Nicolae Florin Dorlea graduated from Connecticut College in 2017, having majored in international relations and East Asian studies. He earned his certificate at the Toor-Cummings Center for International Studies and graduated cum laude with an international relations major. He was born in a small town in Bixad, Romania and moved to Chicago at the age of 10, speaking no English. He lived, worked and explored in China for a year, worked in New York City as a research analyst at the primary research firm Third Bridge and now works in Seattle at Capria Ventures, a private equity firm focused on impact investing in emerging markets.
Did you move directly to Chicago from Romania or did you live elsewhere in the U.S. first?
At the age of nine, I moved directly from a small town called Bixad, tucked away in the north/northwest mountains of Romania bordering Ukraine, to a small Chicago neighborhood, Albany Park, alongside the ever-flooding North Branch of the Chicago River.
Your Parker peers called you Florin, but today you go by Nicolae, or Nico. What’s the story?
Entering Francis W. Parker as a 6th grader, I had only two years of lived experience in the U.S./Chicago; thus, I entered the welcoming community with an eagerness to build meaningful long-lasting friendships. In alignment with my goals, I chose to go by my middle name, Florin, a name that only people who care can pronounce and remember. After matriculating to Connecticut College, I had a change of heart and decided to make things easier, using the shorthand for Nicolae, Nico. Nowadays, one of my favorite things to do is to bring together these two entities in my life. Florin will always feel more endearing and reminiscent of my wonderful explorative time at FWP.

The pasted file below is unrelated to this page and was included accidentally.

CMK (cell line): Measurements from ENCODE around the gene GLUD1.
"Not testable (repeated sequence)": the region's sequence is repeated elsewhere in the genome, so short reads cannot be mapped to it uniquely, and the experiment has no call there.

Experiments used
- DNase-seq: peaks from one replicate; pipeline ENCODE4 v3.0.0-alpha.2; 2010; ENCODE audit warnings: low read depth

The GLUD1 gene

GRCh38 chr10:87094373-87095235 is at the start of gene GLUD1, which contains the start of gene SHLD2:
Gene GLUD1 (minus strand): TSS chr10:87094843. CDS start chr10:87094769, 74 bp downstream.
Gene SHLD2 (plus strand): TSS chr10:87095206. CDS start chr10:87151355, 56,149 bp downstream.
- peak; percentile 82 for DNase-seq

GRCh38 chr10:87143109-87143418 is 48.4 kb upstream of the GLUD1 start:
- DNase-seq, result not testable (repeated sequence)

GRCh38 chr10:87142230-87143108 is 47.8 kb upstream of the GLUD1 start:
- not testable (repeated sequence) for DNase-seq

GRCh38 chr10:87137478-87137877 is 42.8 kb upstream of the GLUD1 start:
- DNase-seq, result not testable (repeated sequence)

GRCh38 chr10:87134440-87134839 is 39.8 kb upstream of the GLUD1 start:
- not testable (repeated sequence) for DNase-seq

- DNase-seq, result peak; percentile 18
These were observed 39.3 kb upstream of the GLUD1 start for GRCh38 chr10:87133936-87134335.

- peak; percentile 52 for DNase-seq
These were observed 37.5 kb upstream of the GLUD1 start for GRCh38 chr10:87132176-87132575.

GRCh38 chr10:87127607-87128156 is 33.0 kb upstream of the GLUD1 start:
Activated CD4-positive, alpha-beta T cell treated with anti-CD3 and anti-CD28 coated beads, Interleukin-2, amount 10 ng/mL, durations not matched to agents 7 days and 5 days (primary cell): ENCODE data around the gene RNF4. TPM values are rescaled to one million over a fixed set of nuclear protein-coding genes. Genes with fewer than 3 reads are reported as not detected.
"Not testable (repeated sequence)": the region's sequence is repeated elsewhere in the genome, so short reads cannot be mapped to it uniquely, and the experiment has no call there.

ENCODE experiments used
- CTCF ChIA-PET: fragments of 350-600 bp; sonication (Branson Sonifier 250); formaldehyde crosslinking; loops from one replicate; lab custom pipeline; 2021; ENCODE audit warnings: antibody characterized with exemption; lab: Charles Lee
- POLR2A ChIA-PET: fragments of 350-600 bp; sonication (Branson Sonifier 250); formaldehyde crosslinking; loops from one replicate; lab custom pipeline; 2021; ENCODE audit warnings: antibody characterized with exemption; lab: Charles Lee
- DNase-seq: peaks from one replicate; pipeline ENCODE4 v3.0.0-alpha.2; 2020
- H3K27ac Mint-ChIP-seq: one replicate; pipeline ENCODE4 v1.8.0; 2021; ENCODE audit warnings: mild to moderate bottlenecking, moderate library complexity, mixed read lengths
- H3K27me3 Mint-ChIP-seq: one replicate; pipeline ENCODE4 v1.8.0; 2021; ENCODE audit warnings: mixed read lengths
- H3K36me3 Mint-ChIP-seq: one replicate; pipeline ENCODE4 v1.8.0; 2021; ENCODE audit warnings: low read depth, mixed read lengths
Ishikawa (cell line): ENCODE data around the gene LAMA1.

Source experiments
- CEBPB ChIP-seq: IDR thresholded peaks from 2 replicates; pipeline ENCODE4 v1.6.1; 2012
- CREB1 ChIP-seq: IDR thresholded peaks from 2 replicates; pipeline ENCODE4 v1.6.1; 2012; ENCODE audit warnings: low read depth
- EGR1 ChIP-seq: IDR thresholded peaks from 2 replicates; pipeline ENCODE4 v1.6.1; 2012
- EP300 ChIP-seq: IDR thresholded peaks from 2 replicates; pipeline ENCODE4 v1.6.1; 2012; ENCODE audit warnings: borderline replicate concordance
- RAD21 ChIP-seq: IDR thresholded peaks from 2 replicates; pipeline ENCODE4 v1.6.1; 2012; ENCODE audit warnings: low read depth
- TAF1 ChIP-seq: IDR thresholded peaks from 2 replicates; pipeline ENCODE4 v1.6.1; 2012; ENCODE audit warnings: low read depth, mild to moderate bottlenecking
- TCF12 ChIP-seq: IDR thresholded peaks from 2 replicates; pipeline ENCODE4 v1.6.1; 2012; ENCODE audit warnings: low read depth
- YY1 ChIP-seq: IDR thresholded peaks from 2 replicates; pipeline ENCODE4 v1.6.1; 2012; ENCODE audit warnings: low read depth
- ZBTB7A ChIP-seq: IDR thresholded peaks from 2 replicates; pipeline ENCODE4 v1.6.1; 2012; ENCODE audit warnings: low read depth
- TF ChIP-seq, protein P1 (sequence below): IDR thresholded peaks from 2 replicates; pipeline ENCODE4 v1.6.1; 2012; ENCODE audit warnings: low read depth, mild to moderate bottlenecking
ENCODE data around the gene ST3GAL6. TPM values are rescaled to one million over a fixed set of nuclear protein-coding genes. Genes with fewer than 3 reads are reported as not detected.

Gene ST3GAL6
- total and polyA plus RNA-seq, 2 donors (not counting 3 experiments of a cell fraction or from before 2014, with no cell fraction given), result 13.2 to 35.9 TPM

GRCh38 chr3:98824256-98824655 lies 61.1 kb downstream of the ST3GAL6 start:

What sparked your interest in international relations as a field of study? Was it the fact that you lived in more than one country or some other inspiration? And why China specifically?
As an Upper School student at FWP, I had the privilege of choosing elective courses to explore topics that were outside of my immediate comfort zone. It was passed down the grapevine that students who studied Mandarin during what would be my junior year would have the opportunity to travel to China for two weeks. Excited at the thought of traveling across the world, I signed up for Mandarin and went on a two-week experience across China, hitting all the major cities: Beijing, Xi’an and Shanghai. I realized that the country was in the midst of enormous change. Given those circumstances, we were surrounded by curious locals who often took pictures of us and tried to engage us. I wanted to connect with them on a deeper level. Unfortunately, my Mandarin fluency was nowhere near ready to use in this setting. Thus, I decided to pursue the language further while studying at Connecticut College, where I majored in international relations and East Asian studies. As a college student, I studied Chinese history, modernity, contemporary art, healthcare, financial development, political development, etc. to get a good, well-rounded understanding of the country. Of course, four years of education made me realize I had yet to discover much in a country of 1.3 million people.
And how did you develop an interest in global impact investment opportunities as a profession?